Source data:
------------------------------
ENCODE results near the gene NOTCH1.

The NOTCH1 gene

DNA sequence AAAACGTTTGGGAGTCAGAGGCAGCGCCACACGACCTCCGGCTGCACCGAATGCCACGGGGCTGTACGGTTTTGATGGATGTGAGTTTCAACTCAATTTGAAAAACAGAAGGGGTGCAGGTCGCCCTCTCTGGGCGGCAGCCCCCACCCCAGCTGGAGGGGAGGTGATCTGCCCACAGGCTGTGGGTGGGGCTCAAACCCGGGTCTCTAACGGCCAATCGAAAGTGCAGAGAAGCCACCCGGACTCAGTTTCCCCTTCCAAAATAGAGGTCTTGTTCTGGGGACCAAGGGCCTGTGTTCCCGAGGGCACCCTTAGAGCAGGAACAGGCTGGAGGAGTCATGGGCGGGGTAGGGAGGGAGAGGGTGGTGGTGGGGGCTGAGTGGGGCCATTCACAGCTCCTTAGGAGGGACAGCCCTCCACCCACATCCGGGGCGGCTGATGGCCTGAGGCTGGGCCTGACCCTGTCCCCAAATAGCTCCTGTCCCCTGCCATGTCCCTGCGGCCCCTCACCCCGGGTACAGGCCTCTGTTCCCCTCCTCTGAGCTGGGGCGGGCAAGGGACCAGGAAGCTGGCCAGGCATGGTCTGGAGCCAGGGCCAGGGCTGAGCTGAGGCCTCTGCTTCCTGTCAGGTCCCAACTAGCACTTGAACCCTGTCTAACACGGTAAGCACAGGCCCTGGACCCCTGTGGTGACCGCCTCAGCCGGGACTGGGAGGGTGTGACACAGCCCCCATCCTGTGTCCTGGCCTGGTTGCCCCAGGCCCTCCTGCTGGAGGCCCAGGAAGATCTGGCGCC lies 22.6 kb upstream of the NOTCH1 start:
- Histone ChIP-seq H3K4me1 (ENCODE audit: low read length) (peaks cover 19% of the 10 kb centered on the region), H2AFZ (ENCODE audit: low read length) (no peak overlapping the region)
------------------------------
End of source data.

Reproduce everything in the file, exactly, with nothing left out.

ENCODE results near the gene NOTCH1.

The NOTCH1 gene

DNA sequence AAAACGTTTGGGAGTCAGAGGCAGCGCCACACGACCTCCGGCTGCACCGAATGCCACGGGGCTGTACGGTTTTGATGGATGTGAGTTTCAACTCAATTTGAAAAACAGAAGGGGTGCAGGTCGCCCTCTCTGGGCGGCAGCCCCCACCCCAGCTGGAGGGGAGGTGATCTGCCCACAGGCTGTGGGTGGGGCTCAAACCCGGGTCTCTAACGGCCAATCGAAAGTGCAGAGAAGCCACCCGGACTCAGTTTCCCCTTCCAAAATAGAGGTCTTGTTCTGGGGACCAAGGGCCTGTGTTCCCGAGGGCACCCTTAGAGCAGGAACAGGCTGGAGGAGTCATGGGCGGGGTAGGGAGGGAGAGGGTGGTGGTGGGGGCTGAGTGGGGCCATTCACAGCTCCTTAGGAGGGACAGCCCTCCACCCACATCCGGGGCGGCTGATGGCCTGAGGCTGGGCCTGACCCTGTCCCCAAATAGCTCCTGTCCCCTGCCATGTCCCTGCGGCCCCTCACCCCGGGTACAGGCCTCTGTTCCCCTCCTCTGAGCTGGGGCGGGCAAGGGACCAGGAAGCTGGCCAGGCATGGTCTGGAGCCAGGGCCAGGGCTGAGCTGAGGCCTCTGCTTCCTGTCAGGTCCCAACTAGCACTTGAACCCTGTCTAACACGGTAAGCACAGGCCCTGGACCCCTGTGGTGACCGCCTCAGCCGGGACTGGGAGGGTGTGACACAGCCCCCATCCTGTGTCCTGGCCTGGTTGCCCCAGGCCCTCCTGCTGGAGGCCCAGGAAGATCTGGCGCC lies 22.6 kb upstream of the NOTCH1 start:
- Histone ChIP-seq H3K4me1 (ENCODE audit: low read length) (peaks cover 19% of the 10 kb centered on the region), H2AFZ (ENCODE audit: low read length) (no peak overlapping the region)